As you know, I am an avid proponent of planning, and, like your Scout leaders, I try to make sure you think ahead. In the years to come, you won’t always have me to force you to plan. In fact, now that you are 16 and are driving without me, I already need to be able to rely on your good judgment and prudence. I hope that when I’m not there to give you my excellent and prudent advice, you will think back on the Scouting motto, and always “Be Prepared.” You’ve got a wonderful mind, and are capable of doing anything you want, if you exercise prudence and foresight.

My third theme is perseverance—keeping on when the going is hard. You have had to persevere to get here tonight—through times that were difficult, and through times when you didn’t want to continue with Scouts. You worried about getting your Lifesaving merit badge. You didn’t know whether you could get through the Order of the Arrow ordeal. You had other commitments like debate and dramatics—and thought you didn’t have time for Scouts. Despite these difficulties, you kept at it, and you have now achieved the pinnacle of success in Scouting.

You have many difficult goals ahead of you—such as doing well in college and building relationships with a spouse and children,  and being successful in the career you choose. The road to your dreams and ambitions will not be smooth. However much your father and I might want to make the road easier, we can’t. Your own perseverance is the only way to get there. The good news is that you can now reflect back on your Scouting experience to tell yourself that you have done it before, and can do it again.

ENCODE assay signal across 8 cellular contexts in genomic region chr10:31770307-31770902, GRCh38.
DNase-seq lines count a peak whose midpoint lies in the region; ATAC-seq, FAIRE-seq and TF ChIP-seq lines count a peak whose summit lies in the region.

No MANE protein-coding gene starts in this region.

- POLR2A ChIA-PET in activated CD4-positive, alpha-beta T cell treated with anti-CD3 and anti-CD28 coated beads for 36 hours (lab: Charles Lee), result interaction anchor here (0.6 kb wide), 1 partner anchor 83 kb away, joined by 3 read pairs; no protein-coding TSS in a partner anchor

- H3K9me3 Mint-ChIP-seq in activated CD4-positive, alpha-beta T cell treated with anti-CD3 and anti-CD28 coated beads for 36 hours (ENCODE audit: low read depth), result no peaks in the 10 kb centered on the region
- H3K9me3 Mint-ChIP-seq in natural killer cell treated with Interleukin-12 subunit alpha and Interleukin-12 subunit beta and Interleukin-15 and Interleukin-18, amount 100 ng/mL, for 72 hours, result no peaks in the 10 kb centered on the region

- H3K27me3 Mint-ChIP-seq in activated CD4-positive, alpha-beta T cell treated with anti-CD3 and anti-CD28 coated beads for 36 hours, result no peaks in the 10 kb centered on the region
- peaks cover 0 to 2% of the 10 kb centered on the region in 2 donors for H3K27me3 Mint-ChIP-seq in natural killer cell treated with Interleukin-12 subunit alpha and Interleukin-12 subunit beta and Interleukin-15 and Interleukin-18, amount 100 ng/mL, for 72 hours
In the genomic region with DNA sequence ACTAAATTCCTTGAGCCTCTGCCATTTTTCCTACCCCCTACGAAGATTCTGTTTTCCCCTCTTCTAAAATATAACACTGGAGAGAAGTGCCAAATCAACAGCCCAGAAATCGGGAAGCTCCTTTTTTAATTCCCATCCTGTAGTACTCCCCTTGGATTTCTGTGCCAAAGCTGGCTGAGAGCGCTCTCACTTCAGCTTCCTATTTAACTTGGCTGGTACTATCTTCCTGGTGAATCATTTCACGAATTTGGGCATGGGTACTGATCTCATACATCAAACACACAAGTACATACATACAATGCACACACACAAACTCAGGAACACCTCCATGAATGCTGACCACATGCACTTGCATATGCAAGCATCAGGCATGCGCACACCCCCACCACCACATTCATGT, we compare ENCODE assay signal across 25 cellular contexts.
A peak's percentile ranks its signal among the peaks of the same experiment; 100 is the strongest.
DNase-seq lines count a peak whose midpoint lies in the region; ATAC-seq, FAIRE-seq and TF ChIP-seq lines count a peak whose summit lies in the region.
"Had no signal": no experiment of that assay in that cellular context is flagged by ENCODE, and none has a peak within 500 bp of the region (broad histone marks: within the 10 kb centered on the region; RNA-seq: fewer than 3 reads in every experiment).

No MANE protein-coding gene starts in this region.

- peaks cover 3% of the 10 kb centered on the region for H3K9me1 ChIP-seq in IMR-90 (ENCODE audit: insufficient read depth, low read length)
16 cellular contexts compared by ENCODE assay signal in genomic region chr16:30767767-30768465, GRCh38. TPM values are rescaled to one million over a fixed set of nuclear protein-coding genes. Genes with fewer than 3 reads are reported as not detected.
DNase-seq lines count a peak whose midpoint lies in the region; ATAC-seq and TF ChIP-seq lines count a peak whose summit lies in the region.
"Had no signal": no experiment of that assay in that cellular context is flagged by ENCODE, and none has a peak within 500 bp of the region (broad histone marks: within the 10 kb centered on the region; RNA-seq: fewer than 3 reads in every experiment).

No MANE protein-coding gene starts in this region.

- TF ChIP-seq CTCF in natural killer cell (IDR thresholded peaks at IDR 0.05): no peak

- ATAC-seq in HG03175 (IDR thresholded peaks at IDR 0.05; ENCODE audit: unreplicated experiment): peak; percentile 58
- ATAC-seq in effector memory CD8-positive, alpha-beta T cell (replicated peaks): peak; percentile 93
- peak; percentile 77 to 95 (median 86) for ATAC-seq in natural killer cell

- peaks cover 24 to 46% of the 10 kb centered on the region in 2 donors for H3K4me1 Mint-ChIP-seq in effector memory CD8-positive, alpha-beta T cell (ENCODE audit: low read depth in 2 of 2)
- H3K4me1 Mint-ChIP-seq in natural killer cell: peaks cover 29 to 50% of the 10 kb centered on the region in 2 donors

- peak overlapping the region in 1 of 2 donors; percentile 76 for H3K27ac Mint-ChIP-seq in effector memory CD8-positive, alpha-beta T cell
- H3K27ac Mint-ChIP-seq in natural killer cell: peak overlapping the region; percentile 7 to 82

I recently ran across a quote from poet and playwright W.A. Auden that explains what I mean by prudence and perseverance:

Those who will not reason perish in the act;
Those who will not act perish for that reason.

What this means is that you must think things through before you act—you must be prudent. But you also cannot stop with thinking; you must in the end make a decision, and follow through on that decision—you must persevere. Your Scouting experience has readied you for both reasoning and acting—for prudence and perseverance. Because of what you have learned in your life thus far—in large part through Scouting, I am confident that you will have many future successes in which you will take pride.

I want to end with another quote, this time from Rudyard Kipling. You might recall your father and me reading Kipling’s “Just So” stories to you about the time you started as a Tiger Cub. Kipling also wrote a poem entitled “If.” Every line in that poem has something to say about growing up, but the following lines seemed to match most closely what I have been trying to say about pride, prudence, and perseverance:

If you can keep your head when all about you
Are losing theirs and blaming it on you;
If you can trust yourself when all men doubt you,
But make allowances for their doubting, too; . . .
If you can think—and not make thoughts your aim;
If you can meet with Triumph and Disaster
And treat those two imposters just the same; . . .